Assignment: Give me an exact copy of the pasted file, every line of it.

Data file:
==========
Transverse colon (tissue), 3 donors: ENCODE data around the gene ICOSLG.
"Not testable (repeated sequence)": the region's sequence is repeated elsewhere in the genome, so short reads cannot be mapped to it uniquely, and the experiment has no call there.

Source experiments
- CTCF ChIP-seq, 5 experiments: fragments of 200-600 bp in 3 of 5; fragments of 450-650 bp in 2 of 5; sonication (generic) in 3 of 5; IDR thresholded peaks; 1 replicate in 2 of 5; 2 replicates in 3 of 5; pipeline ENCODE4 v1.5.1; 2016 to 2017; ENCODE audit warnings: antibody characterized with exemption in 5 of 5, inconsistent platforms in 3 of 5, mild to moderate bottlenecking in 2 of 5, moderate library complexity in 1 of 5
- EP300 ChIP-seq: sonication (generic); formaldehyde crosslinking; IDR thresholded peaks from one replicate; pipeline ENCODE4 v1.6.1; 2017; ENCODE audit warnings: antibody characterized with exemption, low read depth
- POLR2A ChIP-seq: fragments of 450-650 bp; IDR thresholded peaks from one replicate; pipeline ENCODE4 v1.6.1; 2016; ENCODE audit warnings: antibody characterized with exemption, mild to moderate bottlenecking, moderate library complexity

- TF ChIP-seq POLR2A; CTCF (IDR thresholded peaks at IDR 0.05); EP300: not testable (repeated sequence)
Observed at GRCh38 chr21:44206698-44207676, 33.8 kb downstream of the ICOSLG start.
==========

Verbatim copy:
Transverse colon (tissue), 3 donors: ENCODE data around the gene ICOSLG.
"Not testable (repeated sequence)": the region's sequence is repeated elsewhere in the genome, so short reads cannot be mapped to it uniquely, and the experiment has no call there.

Source experiments
- CTCF ChIP-seq, 5 experiments: fragments of 200-600 bp in 3 of 5; fragments of 450-650 bp in 2 of 5; sonication (generic) in 3 of 5; IDR thresholded peaks; 1 replicate in 2 of 5; 2 replicates in 3 of 5; pipeline ENCODE4 v1.5.1; 2016 to 2017; ENCODE audit warnings: antibody characterized with exemption in 5 of 5, inconsistent platforms in 3 of 5, mild to moderate bottlenecking in 2 of 5, moderate library complexity in 1 of 5
- EP300 ChIP-seq: sonication (generic); formaldehyde crosslinking; IDR thresholded peaks from one replicate; pipeline ENCODE4 v1.6.1; 2017; ENCODE audit warnings: antibody characterized with exemption, low read depth
- POLR2A ChIP-seq: fragments of 450-650 bp; IDR thresholded peaks from one replicate; pipeline ENCODE4 v1.6.1; 2016; ENCODE audit warnings: antibody characterized with exemption, mild to moderate bottlenecking, moderate library complexity

- TF ChIP-seq POLR2A; CTCF (IDR thresholded peaks at IDR 0.05); EP300: not testable (repeated sequence)
Observed at GRCh38 chr21:44206698-44207676, 33.8 kb downstream of the ICOSLG start.